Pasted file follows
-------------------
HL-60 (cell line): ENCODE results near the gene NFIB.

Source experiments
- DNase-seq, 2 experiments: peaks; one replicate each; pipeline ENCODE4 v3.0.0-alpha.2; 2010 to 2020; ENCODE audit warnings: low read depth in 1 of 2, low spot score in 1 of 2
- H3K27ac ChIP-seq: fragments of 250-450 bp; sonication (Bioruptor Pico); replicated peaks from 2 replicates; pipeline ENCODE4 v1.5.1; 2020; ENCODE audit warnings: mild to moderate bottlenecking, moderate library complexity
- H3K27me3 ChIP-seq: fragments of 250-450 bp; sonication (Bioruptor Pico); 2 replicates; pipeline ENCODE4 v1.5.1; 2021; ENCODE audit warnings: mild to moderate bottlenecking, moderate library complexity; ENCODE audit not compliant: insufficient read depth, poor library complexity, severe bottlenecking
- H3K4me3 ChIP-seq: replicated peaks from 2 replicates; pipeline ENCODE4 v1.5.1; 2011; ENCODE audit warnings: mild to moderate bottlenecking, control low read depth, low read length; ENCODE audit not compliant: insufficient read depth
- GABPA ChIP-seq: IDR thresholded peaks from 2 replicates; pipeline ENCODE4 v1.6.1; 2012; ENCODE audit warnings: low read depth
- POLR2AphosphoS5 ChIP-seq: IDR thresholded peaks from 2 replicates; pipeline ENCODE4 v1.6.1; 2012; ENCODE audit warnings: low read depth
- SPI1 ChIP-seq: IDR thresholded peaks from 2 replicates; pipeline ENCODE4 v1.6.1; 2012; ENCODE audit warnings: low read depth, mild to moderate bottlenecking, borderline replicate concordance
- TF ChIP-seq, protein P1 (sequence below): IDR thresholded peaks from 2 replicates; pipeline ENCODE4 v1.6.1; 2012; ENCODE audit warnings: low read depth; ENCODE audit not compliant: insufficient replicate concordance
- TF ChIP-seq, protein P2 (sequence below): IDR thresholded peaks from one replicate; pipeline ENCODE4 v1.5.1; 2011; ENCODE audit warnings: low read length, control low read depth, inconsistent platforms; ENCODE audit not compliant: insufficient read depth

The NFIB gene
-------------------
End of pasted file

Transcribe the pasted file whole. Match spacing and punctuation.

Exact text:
HL-60 (cell line): ENCODE results near the gene NFIB.

Source experiments
- DNase-seq, 2 experiments: peaks; one replicate each; pipeline ENCODE4 v3.0.0-alpha.2; 2010 to 2020; ENCODE audit warnings: low read depth in 1 of 2, low spot score in 1 of 2
- H3K27ac ChIP-seq: fragments of 250-450 bp; sonication (Bioruptor Pico); replicated peaks from 2 replicates; pipeline ENCODE4 v1.5.1; 2020; ENCODE audit warnings: mild to moderate bottlenecking, moderate library complexity
- H3K27me3 ChIP-seq: fragments of 250-450 bp; sonication (Bioruptor Pico); 2 replicates; pipeline ENCODE4 v1.5.1; 2021; ENCODE audit warnings: mild to moderate bottlenecking, moderate library complexity; ENCODE audit not compliant: insufficient read depth, poor library complexity, severe bottlenecking
- H3K4me3 ChIP-seq: replicated peaks from 2 replicates; pipeline ENCODE4 v1.5.1; 2011; ENCODE audit warnings: mild to moderate bottlenecking, control low read depth, low read length; ENCODE audit not compliant: insufficient read depth
- GABPA ChIP-seq: IDR thresholded peaks from 2 replicates; pipeline ENCODE4 v1.6.1; 2012; ENCODE audit warnings: low read depth
- POLR2AphosphoS5 ChIP-seq: IDR thresholded peaks from 2 replicates; pipeline ENCODE4 v1.6.1; 2012; ENCODE audit warnings: low read depth
- SPI1 ChIP-seq: IDR thresholded peaks from 2 replicates; pipeline ENCODE4 v1.6.1; 2012; ENCODE audit warnings: low read depth, mild to moderate bottlenecking, borderline replicate concordance
- TF ChIP-seq, protein P1 (sequence below): IDR thresholded peaks from 2 replicates; pipeline ENCODE4 v1.6.1; 2012; ENCODE audit warnings: low read depth; ENCODE audit not compliant: insufficient replicate concordance
- TF ChIP-seq, protein P2 (sequence below): IDR thresholded peaks from one replicate; pipeline ENCODE4 v1.5.1; 2011; ENCODE audit warnings: low read length, control low read depth, inconsistent platforms; ENCODE audit not compliant: insufficient read depth

The NFIB gene